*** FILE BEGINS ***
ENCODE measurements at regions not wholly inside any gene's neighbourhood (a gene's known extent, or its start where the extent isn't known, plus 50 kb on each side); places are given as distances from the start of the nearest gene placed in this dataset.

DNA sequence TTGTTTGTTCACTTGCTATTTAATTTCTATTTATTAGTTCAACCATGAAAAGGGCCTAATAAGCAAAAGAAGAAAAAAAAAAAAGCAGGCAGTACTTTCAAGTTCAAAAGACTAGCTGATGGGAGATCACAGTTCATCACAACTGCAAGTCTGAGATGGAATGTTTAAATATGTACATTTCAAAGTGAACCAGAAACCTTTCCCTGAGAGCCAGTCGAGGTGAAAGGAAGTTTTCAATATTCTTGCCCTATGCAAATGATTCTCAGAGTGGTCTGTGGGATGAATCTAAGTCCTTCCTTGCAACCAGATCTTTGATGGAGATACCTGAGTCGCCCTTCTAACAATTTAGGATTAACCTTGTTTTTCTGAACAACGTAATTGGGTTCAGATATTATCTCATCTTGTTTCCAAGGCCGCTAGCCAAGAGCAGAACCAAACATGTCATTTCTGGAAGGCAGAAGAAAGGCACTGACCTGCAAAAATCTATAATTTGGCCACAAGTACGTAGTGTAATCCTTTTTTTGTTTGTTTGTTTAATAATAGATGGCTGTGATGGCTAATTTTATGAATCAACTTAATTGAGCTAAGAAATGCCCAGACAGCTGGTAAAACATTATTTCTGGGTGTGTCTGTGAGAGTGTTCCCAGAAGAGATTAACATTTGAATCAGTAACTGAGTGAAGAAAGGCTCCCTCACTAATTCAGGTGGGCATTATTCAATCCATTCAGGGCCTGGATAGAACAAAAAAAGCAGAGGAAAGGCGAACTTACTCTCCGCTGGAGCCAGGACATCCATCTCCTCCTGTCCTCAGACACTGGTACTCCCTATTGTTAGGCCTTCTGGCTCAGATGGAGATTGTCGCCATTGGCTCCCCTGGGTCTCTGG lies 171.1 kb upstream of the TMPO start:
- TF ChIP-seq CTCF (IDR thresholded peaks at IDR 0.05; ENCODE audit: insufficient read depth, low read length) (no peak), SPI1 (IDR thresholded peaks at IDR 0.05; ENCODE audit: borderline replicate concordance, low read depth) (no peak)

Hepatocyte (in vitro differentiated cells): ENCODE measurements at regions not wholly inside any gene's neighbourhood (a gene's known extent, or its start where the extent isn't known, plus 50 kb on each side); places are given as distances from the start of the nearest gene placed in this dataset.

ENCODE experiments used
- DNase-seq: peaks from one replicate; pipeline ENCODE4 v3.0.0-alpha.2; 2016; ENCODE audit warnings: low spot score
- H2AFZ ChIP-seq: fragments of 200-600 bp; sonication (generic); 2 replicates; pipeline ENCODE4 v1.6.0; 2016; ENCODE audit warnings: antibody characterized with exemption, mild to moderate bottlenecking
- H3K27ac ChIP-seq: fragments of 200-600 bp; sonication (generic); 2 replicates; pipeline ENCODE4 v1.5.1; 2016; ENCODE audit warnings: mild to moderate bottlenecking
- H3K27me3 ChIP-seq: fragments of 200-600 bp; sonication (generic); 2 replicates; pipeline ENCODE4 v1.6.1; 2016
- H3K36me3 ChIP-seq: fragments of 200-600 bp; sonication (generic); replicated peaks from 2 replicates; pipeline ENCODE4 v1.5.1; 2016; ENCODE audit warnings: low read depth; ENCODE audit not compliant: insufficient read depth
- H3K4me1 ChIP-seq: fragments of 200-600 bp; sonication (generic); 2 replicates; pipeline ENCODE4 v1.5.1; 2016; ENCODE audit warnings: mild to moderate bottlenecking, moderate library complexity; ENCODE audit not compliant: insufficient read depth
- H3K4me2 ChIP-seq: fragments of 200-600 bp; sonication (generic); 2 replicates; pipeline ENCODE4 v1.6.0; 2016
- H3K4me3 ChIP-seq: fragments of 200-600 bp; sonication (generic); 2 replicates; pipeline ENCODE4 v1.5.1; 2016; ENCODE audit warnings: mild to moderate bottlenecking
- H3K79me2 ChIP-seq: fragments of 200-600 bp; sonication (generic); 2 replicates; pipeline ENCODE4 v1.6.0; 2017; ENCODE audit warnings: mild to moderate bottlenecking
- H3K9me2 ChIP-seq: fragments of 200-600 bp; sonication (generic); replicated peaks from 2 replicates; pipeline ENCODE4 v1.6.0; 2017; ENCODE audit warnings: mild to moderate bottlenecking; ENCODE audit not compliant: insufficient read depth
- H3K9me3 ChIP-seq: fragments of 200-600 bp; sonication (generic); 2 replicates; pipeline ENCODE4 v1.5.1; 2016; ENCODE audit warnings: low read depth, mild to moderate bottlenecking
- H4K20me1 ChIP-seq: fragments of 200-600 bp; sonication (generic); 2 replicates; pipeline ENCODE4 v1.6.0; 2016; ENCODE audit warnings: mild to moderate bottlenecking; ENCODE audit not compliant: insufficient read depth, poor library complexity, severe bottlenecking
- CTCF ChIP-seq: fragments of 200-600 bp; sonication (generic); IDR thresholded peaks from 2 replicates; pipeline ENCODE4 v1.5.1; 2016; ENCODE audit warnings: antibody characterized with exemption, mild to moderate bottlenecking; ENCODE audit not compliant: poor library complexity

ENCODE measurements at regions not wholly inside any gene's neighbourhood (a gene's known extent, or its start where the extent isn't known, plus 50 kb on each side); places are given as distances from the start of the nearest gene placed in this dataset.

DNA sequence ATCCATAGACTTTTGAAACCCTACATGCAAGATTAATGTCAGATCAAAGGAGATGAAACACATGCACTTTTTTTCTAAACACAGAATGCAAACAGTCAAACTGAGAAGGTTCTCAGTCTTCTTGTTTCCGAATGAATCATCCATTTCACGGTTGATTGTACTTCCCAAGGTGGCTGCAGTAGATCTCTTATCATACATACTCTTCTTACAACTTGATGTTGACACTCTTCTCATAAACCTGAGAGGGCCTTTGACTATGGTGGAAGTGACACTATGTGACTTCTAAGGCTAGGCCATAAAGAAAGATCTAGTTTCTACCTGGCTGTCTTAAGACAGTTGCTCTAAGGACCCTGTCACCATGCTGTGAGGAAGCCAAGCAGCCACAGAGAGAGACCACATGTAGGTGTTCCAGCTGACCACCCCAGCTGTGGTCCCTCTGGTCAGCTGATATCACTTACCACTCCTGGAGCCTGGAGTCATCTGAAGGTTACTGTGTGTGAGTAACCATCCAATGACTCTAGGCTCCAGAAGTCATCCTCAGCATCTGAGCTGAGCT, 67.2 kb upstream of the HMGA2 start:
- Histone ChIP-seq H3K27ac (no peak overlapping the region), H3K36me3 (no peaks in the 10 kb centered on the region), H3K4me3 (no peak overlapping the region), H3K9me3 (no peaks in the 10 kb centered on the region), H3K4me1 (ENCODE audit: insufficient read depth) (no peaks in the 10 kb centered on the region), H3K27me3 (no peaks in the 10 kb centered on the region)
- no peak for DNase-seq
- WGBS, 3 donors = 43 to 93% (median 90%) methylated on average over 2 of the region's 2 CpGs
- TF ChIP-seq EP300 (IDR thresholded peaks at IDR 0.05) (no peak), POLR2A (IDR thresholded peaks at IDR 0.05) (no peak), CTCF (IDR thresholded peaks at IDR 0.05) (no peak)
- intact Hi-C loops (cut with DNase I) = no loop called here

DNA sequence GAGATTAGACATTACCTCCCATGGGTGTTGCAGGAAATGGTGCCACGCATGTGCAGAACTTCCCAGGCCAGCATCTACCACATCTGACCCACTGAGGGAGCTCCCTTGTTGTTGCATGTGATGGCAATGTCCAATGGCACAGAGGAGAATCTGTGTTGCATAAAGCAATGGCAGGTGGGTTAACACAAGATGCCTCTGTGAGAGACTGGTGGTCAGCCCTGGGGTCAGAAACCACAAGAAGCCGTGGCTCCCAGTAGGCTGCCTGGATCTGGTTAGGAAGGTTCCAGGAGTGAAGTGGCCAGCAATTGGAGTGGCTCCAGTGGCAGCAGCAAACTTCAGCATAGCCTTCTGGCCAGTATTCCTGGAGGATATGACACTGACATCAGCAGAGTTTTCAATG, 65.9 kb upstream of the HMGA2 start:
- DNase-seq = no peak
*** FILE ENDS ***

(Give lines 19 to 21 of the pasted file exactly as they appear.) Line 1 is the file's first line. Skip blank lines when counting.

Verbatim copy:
ENCODE measurements at regions not wholly inside any gene's neighbourhood (a gene's known extent, or its start where the extent isn't known, plus 50 kb on each side); places are given as distances from the start of the nearest gene placed in this dataset.

DNA sequence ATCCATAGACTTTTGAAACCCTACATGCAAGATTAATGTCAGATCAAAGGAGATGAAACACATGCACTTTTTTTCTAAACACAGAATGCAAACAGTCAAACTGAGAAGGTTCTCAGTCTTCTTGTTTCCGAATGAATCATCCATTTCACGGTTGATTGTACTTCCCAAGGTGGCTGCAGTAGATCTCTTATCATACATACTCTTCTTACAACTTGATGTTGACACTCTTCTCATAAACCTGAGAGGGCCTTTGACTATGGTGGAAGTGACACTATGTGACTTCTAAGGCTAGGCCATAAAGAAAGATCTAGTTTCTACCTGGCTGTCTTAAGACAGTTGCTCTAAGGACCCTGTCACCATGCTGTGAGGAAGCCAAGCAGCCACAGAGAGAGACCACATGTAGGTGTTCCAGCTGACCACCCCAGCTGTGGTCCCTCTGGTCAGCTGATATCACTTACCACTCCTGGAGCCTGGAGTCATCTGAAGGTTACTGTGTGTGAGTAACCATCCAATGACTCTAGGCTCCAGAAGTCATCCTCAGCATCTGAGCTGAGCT, 67.2 kb upstream of the HMGA2 start:
- Histone ChIP-seq H3K27ac (no peak overlapping the region), H3K36me3 (no peaks in the 10 kb centered on the region), H3K4me3 (no peak overlapping the region), H3K9me3 (no peaks in the 10 kb centered on the region), H3K4me1 (ENCODE audit: insufficient read depth) (no peaks in the 10 kb centered on the region), H3K27me3 (no peaks in the 10 kb centered on the region)